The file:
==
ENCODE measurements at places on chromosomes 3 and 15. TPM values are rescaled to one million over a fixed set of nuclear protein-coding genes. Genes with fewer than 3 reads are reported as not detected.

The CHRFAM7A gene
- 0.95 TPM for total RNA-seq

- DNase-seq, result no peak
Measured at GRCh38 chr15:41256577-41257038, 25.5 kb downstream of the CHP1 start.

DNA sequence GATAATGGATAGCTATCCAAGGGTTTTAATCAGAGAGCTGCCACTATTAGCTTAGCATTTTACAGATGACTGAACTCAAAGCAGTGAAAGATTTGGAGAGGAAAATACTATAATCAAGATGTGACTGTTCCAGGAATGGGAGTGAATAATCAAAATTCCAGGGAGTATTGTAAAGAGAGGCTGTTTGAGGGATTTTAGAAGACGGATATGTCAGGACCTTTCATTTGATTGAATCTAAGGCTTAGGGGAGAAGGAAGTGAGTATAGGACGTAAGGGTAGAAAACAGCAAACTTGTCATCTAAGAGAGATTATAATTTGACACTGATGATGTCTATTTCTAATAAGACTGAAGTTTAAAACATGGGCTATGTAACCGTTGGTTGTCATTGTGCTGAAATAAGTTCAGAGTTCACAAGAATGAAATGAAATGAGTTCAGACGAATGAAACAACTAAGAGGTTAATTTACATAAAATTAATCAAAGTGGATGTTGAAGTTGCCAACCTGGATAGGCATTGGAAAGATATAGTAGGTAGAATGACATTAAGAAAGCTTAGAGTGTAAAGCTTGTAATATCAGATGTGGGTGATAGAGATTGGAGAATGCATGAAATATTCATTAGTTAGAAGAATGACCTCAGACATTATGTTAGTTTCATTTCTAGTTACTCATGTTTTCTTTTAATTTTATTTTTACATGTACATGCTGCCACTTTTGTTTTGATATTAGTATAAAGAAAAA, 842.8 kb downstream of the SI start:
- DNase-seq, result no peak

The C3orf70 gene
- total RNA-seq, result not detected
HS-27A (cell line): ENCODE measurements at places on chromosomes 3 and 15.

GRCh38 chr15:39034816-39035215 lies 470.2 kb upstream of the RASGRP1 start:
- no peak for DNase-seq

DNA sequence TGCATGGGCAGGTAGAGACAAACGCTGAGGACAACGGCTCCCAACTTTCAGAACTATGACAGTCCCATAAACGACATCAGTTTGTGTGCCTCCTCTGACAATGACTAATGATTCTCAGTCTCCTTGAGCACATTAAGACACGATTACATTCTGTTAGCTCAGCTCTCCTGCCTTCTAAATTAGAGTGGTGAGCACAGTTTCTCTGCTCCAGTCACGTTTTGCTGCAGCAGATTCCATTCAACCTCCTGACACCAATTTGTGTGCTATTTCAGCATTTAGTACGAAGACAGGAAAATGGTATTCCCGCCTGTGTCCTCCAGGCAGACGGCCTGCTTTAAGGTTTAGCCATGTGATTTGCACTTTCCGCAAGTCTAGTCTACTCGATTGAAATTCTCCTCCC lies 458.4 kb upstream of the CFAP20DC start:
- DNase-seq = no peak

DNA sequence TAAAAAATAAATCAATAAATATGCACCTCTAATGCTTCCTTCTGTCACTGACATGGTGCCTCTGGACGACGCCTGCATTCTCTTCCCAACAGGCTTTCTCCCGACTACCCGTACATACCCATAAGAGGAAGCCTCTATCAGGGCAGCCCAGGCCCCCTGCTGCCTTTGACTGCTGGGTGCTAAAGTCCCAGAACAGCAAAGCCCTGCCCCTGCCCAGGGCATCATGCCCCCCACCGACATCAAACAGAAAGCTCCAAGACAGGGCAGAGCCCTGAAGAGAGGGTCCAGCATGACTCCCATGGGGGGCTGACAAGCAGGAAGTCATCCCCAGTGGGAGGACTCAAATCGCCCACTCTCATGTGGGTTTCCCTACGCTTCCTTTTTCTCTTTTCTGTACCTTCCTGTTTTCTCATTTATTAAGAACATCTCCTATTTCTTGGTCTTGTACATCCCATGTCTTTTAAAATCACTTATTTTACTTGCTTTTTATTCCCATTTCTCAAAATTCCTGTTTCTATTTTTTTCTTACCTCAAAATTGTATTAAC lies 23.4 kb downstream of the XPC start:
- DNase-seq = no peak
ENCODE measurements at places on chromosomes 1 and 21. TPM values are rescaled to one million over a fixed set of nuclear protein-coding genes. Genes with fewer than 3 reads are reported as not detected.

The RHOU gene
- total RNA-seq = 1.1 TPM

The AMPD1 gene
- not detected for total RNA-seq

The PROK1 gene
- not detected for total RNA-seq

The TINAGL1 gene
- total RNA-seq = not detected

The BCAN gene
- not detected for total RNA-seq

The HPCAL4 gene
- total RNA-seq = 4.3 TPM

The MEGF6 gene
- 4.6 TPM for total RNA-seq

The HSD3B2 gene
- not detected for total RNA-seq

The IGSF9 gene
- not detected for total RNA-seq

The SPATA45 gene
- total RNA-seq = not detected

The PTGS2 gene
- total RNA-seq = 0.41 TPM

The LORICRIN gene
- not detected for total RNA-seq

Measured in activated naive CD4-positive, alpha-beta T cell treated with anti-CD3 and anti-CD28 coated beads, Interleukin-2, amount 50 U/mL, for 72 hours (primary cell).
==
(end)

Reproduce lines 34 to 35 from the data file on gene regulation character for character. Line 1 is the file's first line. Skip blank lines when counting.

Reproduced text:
The IGSF9 gene
- not detected for total RNA-seq